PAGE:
Stylishly modern in appearance and built in the burgeoning postwar suburbs of the Bay Area, the Eichlers have seemed to many to embody the spirit of the emerging postwar California culture. The Eichler architecture indeed indicated a fresh approach to tract development, and the quick success of the earliest tracts proved there was an eager market for them. However, the market for Eichlers was never huge. Joseph Eichler never achieved the scale of more notable developers, such as William Levitt on the East Coast, for instance, who sold homes in the tens of thousands to first-time buyers at exactly the same time as Eichler was building his tracts of one or two hundred. Eichler's homes were so different from other suburban houses that his market niche was actually quite small. In fact, it is likely that if he had built any faster than he did—a thousand per year at the height of his success—he probably would have outpaced the number of people interested in his high-styled bungalows.
Who then were the Eichlers appealing to, and what did they find in Eichler subdivisions that they could not find elsewhere? Certainly the cost was reasonable. The affordability of the Eichlers accounted for some of the early sales, when returning veterans could take advantage of low-interest loans and buy Eichler's houses for very little initial investment. This made for dedicated residents, some of whom remain in the same houses almost 50 years later—families grown, retired, and still happy to recall their good fortune. A case in point was the man we met one day while photographing Greenmeadow, in Palo Alto. Initially wary when he first saw us snooping around with our camera, he was reassured when he was told of our research. Now in his seventies, he said he had purchased his house in 1953 without even a down payment. However, as we talked, it was the community that he emphasized. He had become a neighborhood activist, and was evidently proud of his home and keenly loyal to his distinctive neighborhood, where, he explained, there was a pervasive and earnestly felt community spirit.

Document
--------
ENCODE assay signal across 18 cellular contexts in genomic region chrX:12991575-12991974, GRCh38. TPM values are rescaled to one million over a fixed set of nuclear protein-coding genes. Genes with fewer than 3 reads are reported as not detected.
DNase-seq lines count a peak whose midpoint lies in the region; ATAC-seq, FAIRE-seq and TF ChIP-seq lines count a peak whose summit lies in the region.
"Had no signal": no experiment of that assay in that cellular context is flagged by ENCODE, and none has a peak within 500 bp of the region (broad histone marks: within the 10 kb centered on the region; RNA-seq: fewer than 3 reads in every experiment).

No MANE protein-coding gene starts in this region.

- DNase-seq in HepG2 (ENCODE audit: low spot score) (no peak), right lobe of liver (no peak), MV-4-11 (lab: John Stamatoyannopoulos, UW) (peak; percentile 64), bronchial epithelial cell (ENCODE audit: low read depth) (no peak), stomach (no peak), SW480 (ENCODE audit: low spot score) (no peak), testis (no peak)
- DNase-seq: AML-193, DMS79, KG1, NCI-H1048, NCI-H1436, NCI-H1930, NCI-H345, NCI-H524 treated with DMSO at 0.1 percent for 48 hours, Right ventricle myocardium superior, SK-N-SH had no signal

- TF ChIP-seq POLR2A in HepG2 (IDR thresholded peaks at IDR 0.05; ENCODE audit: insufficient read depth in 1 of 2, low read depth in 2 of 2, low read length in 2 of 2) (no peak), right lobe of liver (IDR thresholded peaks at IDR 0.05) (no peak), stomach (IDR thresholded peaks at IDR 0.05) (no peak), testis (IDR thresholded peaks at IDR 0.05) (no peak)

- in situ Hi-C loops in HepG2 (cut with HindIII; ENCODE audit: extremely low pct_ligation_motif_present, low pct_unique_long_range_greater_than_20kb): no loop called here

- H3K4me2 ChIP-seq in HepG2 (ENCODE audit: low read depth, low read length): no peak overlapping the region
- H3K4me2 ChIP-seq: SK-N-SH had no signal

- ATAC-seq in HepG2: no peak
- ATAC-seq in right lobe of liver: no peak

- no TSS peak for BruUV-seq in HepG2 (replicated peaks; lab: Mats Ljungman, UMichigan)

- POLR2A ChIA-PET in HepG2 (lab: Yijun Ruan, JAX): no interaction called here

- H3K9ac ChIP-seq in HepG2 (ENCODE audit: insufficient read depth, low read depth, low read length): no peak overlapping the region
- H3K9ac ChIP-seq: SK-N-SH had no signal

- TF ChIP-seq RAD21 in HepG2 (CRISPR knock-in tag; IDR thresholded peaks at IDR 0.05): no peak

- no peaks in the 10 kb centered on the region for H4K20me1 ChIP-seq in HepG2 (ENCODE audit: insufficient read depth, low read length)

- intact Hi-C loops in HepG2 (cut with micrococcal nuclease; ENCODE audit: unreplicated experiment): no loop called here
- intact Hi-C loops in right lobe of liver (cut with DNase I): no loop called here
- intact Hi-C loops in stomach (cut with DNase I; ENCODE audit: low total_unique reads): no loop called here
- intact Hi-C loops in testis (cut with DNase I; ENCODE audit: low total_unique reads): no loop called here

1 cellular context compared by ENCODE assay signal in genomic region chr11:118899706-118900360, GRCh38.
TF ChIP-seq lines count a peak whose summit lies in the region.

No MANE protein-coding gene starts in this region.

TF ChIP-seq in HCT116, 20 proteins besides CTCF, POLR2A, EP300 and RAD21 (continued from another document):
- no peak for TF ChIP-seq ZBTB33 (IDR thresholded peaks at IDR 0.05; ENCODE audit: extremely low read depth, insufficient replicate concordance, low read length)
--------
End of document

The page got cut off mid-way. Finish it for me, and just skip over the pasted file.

Good community was part of the original Eichler idea, and Eichler's subdivisions developed a sense of togetherness in ways that were both planned and spontaneous. The layouts were consciously composed to define a particular place, and this formal unity helped grow social bonds. A. Quincy Jones, Eichler's second architect, was particularly intent upon cultivating a basis for community with his designs, and pursued that goal in his first subdivision for Eichler, the 1952 Ladera Project in Portola Valley. 'Arts & Architecture' magazine published the subdivision and praised its "intelligent approach to the development of the community in terms of its people." At Greenmeadow, where Jones collaborated with Eichler's other architects, Anshen and Allen, the designers went the next step toward community planning by including the shared community center, and Eichler further formalized the neighborhood's interconnectedness by instituting joint ownership in the recreation center, and park—an early manifestation of the Planned Unit Development concept. A feeling of community spirit grew up around the idea of shared investment, still a new idea in the early 1950s and '60s, but also around the less tangible issue of style.